Press Release

Ministry of Health & Social Development
Public Health
Release Date:
Monday, 25 January 2016 - 1:15pm

The Ministry of Health and Social Development has reported that several cases of gastroenteritis have come to the attention of the Ministry and is urging residents to practice good personal hygiene to safeguard their health.

Viral gastroenteritis is a common infection of the stomach and intestines that results in vomiting and diarrhoea. It can be caused by a number of different viruses, such as rotavirus and norovirus. There are many other causes of gastroenteritis including bacteria, toxins, parasites, and some non-infectious diseases.

Medical Officer of Health, Dr. Ronald Georges said that gastroenteritis and other upper respiratory infections are common during this time of year and that there should be an increase in hand washing and general hygiene practices.

Dr. Georges said, “We need all schools and school administrators to be hygiene conscious.  Especially in pre-schools and day-care centres, toys and surfaces should be disinfected often. Feeding and eating utensils, wash rags, towels and blankets should not be shared from one child to another.”

Dr. Georges stated that food may be contaminated by food preparers or handlers who have viral gastroenteritis, especially if they do not wash their hands regularly after using the bathroom. He said individuals may also become infected by eating or drinking contaminated foods or beverages, and that is it is equally important to ensure that proper and frequent hand washing is carried out by food handlers.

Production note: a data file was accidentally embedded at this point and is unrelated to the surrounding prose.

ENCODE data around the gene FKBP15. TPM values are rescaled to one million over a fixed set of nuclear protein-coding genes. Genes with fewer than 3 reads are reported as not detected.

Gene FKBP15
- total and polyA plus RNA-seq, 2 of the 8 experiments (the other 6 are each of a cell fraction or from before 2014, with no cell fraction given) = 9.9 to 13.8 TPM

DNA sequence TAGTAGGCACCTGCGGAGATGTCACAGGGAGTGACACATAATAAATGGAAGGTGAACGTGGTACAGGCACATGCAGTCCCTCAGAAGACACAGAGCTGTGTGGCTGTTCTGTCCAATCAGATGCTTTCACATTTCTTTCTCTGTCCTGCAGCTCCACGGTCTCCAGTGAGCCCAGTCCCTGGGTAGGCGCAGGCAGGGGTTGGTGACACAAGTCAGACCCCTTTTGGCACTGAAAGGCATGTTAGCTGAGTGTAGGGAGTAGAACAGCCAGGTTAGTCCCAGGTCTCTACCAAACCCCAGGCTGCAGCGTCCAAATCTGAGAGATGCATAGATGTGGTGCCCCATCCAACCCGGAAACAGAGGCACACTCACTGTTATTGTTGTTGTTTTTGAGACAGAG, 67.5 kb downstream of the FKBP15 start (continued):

Dr. Georges added, “An increase in these viruses is normal during this time of year.  We are just encouraging persons to manage their hygiene and wash their hands frequently to reduce the chances of passing or catching the disease.  We also want to remind infected persons to remain at home until the symptoms are gone to prevent infecting others at work, school and day-care.”

Viral gastroenteritis is highly infectious and is spread by the vomit or faeces of an infected person through person-to-person contact, such as shaking hands with someone who has been sick and has the virus on their hands, contaminated objects, contaminated food or drink.

Persons can reduce their chances of becoming infected by frequent hand washing, prompt disinfection of contaminated surfaces with household chlorine bleach-based cleaners and prompt washing of soiled articles of clothing.

The Ministry of Health and Social Development is committed to improving the health of the people of the Virgin Islands.


Natasha Lettsome-Humphrey

Public Health Communications Specialist
Ministry of Health/Social Development
Telephone: 468-2286